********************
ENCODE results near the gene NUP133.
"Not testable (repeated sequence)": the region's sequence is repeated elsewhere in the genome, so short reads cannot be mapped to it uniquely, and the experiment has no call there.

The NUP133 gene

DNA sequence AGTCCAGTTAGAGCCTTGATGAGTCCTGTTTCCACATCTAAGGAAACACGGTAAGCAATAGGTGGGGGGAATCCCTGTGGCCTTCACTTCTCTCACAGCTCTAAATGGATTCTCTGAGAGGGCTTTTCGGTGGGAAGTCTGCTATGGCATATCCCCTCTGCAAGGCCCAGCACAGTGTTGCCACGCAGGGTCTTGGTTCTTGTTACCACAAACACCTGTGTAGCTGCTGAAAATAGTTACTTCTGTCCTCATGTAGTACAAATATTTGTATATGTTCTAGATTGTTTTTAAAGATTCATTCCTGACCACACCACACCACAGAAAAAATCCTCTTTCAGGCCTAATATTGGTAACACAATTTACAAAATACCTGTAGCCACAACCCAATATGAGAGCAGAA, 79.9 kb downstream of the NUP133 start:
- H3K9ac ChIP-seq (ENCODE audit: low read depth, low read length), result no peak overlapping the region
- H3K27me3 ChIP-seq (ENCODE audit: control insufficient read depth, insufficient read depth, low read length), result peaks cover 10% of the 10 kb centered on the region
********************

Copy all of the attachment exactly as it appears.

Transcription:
ENCODE results near the gene NUP133.
"Not testable (repeated sequence)": the region's sequence is repeated elsewhere in the genome, so short reads cannot be mapped to it uniquely, and the experiment has no call there.

The NUP133 gene

DNA sequence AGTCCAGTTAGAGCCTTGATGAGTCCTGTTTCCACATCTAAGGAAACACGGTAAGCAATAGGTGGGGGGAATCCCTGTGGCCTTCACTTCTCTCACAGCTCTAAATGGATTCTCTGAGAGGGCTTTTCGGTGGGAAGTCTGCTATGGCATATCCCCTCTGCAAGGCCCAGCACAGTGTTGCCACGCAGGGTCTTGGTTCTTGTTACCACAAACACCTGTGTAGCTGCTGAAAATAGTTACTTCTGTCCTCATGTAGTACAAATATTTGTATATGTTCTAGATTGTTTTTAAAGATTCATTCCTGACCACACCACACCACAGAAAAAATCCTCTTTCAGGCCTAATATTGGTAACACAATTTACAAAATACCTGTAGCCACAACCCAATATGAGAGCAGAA, 79.9 kb downstream of the NUP133 start:
- H3K9ac ChIP-seq (ENCODE audit: low read depth, low read length), result no peak overlapping the region
- H3K27me3 ChIP-seq (ENCODE audit: control insufficient read depth, insufficient read depth, low read length), result peaks cover 10% of the 10 kb centered on the region